How to put on a wood shingle roof

Written by serena brown
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How to put on a wood shingle roof
A wood shingle roof adds character to a building. (Thinkstock Images/Stockbyte/Getty Images)

Wood shingles are typically made of cedar. They are strong, durable, shed water well and deflect heat better than composition shingles. Using wood shingles on your home can give it a distinctive look and add value. You can hire a professional to put on a wood shingle roof or do it yourself. Choosing to install wood shingles can be a moderately difficult project and take a couple of days to complete. The job will require proper supplies and good instructions.

Skill level:
Easy

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Things you need

  • Shingles
  • Chalk line
  • 3d galvanised nails -- for 40 and 45 cm (16 and 18 inch) shingles
  • 4d galvanised nails -- for 60 cm (24 inch) shingles
  • Utility knife
  • Piece of "one-by" -- 2.5 cm x 5 cm (1 x 2 inch) board
  • Circular saw

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Instructions

  1. 1

    Double-check your supplies and instructions. Make sure you have everything you need before you step onto your roof. It will be a waste of time to start your wood shingle roof, only to stop because you are missing supplies.

  2. 2

    Lay down your first shingles. Take two shingles and place them at the eaves, putting one on each end of the roof. Position the shingles so they hang over the eaves by 2.5 cm (1 inch) and hang over the rake by 6 to 9 mm (1/4 to 3/8 inch). Eaves are the horizontal edge of the roof and the rake is the side edge.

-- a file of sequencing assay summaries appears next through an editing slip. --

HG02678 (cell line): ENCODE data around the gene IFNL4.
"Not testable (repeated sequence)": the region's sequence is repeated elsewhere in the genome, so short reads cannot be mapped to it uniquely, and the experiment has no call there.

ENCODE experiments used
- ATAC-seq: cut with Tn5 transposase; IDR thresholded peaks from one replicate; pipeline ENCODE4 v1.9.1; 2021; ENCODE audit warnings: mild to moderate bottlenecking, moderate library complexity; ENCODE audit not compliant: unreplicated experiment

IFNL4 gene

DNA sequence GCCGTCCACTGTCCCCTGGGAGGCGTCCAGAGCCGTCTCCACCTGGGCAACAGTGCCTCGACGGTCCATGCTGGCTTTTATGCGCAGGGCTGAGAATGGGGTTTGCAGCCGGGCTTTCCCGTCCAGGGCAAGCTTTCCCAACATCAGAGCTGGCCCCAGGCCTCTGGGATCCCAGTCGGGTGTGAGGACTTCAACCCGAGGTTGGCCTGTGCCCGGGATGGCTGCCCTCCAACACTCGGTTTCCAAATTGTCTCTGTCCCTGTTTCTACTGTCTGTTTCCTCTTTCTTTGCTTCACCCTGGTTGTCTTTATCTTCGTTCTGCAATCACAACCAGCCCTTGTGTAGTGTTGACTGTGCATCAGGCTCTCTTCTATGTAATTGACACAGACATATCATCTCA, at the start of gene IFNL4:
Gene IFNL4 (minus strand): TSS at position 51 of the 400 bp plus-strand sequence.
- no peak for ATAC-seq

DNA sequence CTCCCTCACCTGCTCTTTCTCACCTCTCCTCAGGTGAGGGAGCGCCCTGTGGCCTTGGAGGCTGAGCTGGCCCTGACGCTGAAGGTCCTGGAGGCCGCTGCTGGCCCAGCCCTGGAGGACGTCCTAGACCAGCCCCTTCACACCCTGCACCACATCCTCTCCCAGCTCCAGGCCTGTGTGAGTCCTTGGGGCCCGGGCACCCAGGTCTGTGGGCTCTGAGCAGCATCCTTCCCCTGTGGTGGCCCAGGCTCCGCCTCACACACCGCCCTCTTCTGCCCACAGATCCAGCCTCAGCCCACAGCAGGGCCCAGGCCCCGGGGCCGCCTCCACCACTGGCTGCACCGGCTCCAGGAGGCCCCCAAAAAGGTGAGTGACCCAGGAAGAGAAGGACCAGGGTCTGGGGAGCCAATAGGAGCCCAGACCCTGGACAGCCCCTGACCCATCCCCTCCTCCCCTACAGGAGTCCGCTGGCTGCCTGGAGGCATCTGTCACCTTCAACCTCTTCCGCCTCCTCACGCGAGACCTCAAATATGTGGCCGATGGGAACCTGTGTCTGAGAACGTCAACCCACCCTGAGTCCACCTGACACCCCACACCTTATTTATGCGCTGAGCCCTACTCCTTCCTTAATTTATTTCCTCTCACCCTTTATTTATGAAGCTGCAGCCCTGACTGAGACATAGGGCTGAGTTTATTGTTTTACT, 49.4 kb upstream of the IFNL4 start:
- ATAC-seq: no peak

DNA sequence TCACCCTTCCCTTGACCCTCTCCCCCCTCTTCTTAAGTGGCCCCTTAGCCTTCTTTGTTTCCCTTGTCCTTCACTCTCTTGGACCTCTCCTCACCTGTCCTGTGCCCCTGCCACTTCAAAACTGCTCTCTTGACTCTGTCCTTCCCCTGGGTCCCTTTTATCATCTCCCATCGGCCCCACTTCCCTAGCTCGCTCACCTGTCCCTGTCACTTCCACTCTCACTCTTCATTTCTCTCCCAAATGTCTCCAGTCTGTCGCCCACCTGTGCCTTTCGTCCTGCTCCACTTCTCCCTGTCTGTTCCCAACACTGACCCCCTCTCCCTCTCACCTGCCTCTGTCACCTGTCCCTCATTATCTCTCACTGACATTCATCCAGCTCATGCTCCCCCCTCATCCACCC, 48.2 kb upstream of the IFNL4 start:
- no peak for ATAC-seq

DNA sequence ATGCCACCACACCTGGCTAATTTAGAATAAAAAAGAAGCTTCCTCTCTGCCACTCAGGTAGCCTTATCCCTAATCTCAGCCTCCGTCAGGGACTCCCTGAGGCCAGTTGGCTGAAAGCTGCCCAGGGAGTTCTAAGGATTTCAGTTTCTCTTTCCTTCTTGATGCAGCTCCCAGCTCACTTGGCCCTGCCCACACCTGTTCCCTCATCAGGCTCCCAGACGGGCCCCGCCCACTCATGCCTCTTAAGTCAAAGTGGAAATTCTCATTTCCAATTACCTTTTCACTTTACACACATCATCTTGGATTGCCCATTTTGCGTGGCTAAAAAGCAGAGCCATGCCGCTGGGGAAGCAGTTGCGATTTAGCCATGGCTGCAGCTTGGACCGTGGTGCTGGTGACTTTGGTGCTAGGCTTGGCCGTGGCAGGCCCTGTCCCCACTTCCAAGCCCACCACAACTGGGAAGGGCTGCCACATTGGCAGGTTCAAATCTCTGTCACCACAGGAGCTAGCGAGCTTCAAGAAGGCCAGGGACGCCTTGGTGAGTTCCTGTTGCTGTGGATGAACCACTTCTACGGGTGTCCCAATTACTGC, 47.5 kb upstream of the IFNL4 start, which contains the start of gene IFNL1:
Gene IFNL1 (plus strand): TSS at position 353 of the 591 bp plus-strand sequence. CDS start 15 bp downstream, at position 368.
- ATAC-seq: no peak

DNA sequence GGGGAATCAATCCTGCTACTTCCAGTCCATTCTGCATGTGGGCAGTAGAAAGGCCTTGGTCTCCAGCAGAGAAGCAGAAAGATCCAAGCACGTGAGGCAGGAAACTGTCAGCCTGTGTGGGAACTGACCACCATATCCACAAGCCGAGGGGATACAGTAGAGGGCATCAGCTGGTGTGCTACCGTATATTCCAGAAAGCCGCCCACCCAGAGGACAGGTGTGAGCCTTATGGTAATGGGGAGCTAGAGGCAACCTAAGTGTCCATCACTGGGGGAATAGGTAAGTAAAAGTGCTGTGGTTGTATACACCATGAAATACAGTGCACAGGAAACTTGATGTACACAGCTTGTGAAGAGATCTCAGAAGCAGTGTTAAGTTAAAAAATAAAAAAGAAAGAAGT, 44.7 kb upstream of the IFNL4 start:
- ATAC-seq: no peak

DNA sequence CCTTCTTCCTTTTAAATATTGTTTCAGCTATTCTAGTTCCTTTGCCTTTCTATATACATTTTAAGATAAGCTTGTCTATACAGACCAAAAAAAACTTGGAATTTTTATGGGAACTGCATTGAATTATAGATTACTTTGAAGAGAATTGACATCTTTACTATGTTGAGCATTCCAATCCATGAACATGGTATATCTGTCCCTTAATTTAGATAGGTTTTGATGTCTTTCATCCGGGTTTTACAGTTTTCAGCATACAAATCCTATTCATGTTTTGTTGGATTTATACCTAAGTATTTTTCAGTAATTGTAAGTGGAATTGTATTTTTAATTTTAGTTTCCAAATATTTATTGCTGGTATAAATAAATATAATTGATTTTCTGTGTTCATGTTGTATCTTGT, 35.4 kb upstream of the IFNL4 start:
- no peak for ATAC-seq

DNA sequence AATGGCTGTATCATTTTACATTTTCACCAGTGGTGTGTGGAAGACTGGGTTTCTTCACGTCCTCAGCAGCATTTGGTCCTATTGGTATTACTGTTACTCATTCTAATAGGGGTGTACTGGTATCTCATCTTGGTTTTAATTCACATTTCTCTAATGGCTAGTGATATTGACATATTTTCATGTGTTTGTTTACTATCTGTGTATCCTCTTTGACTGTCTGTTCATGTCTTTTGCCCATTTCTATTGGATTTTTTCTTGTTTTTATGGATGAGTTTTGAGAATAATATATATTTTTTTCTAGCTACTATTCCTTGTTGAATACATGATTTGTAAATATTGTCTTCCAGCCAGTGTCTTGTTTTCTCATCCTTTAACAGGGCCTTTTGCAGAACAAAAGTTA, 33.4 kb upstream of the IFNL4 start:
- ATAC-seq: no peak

3. 3

    Install a starter row of shingles. Hammer one nail into the shingles you just put down at the eaves. Use your chalk line to make a line between the two shingles. Use this line as a guide to keep your starter row straight. Begin laying shingles along the line between the shingles at the eaves. Use two nails to attach each shingle to the roof. Hammer nails 2 cm (3/4 inch) from each edge and 7.5 to 10 cm (3 to 4 inches) up from the bottom edge.

  4. 4

    Install more rows of shingles. Use a chalk line if needed to keep your rows straight. Leave between 3 and 6 mm (1/8 and 1/4 inch) between each shingle because the wood will naturally expand. For each new row, don't let the spaces between them line up with the spaces between shingles directly below. Stagger the spaces by 3.8 cm (1 1/2 inches). Use two nails for each shingle like you did with the starter row.

  5. 5

    Cut shingles for the roof valley. Count the number of shingles you'll need for the valley. Align the butt of one sample shingle with the eaves and mark the roof angle with a pencil. Get off the roof, get your circular saw ready and cut out the sample shingle. Cut all other valley shingles to match your sample shingle.

  6. 6

    Attach valley shingles using a guide. Take the piece of one-by and place it in the valley. Do not nail it in place. Take the shingles you cut out, place them in the valley next to the piece of one-by. Nail them to the valley the same way you did other shingles. Let the last one hang over the roof ridge. Mark it with a chalk line where it meets the ridge. Use your utility knife to score the shingle at the line and press down gently on the shingle so that it snaps in two. Discard the part you broke off.

  7. 7

    Put shingles on hips and ridges. Use shingles designed for these areas and attach as you did with other shingles.

Tips and warnings

  • Make sure your ladder is sturdy. Check with local officials to see if you need a planning permission. Ask someone to help you.
  • Do not touch power lines or antennae and don't allow a metal ladder to touch them. Remember to wear rubber-soled shoes so you won't slip and fall.

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